John Lee Hancock’s The Little Things was apparently written in 1993 and there is indeed a retro vibe. This feels like it could have been in a VHS case taking up a whole shelf at Blockbuster. It might have starred Denzel Washington back then. Not everything has changed. Nearly three decades later, however, you can stream it away without having to remember to rewind.
Set in 1990, someone is killing young women in Los Angeles and those investigating haven’t moved past square one. Joe Deacon (played by Washington) is a former LAPD detective now doing deputy grunt work north of the city. When he has to make a trip to the City of Angels, he discovers the spree could be related to an unsolved series of killings that he never cracked. Newcomer Jimmy Baxter (Rami Malek) is heading up the current investigation. For reasons never quite spelled out, he’s more than eager to allow Deacon to become his off the books partner. It’s hinted at early on that Deacon’s previous work left him unwelcome in the force and that lurks over the two hour plus runtime.
Their pairing leads to some dead ends until they happen upon Albert Sparma (Jared Leto), who seemingly fits the profile of the perp. Problem is, the aggressively weird suspect might just have a jones for the attention. He’s a true crime buff who appears thrilled sitting in the interrogation room with the iconic one way mirror. Deacon and Jimmy are the cats trying to catch this potential killer with the mousy hair for most of the second half. With Leto portraying him, he gives the character his bizarre all that is pretty humorous and compulsively watchable.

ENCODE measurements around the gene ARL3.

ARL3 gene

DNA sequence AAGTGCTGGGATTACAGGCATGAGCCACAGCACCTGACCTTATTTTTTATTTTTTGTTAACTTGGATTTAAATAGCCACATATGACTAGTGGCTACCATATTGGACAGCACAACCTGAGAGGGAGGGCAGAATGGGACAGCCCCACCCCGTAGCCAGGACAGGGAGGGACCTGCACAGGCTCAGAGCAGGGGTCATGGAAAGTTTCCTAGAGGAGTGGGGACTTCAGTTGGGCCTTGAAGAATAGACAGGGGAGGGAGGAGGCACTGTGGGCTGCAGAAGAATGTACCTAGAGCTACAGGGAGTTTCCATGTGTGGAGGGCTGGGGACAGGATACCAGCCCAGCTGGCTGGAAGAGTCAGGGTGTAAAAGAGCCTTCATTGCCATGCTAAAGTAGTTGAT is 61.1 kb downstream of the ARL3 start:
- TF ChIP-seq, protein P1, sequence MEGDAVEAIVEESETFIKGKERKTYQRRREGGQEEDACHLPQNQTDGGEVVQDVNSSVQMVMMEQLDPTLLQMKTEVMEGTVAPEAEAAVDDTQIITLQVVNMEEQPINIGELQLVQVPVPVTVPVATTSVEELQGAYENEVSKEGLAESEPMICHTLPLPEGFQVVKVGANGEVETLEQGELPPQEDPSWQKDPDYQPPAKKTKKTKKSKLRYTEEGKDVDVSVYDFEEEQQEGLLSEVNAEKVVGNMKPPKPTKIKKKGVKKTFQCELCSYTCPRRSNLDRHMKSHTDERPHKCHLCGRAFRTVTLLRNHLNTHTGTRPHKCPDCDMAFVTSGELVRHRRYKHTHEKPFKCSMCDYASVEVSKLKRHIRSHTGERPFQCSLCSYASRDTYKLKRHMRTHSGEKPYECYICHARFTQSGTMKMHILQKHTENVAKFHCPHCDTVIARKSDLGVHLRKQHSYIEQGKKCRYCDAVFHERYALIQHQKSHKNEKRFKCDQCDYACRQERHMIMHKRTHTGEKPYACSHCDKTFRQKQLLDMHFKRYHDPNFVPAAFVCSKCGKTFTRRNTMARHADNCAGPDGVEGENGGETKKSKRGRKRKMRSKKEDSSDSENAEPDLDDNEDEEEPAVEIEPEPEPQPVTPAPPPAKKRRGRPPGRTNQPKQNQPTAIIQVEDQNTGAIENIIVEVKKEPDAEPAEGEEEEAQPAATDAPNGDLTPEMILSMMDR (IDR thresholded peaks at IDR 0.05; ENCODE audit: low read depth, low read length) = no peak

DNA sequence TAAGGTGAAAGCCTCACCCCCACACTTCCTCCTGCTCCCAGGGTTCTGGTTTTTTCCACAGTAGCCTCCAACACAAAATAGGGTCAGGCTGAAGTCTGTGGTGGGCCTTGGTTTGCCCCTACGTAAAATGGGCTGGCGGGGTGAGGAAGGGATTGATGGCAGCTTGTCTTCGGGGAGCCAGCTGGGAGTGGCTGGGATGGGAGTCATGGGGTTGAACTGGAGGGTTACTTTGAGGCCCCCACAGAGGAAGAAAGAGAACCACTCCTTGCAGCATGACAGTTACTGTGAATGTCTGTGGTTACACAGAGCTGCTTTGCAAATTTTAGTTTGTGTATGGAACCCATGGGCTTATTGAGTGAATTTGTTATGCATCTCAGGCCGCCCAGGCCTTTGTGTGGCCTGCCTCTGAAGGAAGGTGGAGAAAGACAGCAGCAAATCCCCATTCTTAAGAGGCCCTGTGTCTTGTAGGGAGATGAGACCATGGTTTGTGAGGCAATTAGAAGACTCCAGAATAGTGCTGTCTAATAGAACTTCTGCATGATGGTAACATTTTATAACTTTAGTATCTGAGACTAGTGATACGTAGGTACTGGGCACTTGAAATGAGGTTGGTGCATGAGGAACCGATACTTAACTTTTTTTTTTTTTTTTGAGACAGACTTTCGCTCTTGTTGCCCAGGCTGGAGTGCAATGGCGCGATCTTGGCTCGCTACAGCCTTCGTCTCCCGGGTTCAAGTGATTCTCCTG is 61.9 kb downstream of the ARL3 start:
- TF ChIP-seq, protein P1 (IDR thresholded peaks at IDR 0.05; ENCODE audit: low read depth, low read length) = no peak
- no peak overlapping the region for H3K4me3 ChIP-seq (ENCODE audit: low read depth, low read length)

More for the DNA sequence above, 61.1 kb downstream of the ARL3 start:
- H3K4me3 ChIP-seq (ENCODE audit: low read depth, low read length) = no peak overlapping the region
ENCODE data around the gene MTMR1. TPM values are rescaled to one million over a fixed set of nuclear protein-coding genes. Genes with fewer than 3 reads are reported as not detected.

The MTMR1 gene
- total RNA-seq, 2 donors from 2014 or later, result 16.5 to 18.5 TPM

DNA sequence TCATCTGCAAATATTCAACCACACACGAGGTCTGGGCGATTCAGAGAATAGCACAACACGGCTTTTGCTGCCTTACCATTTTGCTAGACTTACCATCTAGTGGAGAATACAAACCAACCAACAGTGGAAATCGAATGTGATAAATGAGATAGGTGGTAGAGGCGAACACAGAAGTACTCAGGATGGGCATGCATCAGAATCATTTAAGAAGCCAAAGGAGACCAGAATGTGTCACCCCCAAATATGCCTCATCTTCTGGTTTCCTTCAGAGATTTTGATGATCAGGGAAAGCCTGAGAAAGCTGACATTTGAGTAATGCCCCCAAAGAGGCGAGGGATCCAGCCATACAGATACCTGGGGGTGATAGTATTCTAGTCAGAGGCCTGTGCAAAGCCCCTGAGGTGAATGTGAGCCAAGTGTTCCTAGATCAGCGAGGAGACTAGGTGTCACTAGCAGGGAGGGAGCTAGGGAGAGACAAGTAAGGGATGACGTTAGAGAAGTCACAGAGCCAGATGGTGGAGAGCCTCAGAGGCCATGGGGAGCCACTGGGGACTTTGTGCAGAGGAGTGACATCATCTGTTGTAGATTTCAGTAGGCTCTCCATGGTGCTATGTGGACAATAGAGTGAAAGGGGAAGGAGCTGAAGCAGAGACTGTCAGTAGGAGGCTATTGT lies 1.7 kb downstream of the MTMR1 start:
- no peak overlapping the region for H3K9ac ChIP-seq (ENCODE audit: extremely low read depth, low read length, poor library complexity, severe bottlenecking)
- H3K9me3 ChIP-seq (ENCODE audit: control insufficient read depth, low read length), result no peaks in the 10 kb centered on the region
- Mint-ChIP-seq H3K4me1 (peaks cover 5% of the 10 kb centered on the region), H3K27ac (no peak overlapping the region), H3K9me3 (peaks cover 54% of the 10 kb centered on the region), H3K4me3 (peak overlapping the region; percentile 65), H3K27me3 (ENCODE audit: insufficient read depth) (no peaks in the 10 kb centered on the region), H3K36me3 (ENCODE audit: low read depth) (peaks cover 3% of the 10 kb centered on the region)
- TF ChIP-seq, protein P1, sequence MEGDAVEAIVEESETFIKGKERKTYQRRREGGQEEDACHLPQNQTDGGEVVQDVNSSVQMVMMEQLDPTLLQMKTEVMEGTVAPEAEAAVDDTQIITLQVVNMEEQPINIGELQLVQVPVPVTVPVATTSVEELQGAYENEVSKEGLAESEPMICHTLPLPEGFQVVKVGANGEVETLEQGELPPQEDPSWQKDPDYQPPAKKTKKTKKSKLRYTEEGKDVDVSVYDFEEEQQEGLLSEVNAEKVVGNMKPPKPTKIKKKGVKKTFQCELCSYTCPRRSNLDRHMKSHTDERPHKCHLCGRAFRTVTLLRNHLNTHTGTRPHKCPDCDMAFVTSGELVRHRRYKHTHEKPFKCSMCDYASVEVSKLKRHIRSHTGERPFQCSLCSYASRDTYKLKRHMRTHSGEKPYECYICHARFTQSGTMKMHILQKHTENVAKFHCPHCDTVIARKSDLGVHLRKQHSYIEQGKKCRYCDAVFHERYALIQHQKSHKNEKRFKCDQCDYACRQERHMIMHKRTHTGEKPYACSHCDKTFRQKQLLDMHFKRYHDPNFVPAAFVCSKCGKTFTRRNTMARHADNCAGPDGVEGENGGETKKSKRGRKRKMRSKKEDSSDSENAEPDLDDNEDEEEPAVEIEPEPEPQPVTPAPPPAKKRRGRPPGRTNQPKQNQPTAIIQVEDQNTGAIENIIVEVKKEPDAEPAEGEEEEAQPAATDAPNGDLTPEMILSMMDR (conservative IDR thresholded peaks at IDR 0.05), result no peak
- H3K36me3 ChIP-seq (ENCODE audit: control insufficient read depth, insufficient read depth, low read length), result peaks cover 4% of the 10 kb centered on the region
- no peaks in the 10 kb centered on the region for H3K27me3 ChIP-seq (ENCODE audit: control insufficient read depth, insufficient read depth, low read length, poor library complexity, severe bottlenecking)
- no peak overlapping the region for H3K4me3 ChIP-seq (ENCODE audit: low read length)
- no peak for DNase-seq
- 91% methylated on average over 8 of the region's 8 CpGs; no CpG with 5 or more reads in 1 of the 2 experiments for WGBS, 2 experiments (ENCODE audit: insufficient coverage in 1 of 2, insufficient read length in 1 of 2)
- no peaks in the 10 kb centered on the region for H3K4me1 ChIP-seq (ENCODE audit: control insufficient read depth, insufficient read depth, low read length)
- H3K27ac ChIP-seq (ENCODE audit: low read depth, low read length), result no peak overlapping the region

So many of these procedurals pose the question of whether all this grisly work by the detectives is worth the emotional strain it causes. In The Little Things, the answer is murkier and that provides some slightly intriguing twists. I don’t want to give it too much credit, but every little bit helps and so does the involvement of three Oscar winners.
Comparisons to Seven (basically the standard bearer of these types) are inevitable and there’s even a car ride with the killer (?) bearing the promise of a case cracking discovery. The Little Things is often boxed in with familiar story beats and some head into credibility straining territory. Isn’t that what most of those 90s era VHS selections did though? Perhaps I’m being too kind and I don’t envision rewinding Things anytime soon. Yet even with its flaws, Hancock’s delve into this genre is a reasonably rewarding throwback.
*** (out of four)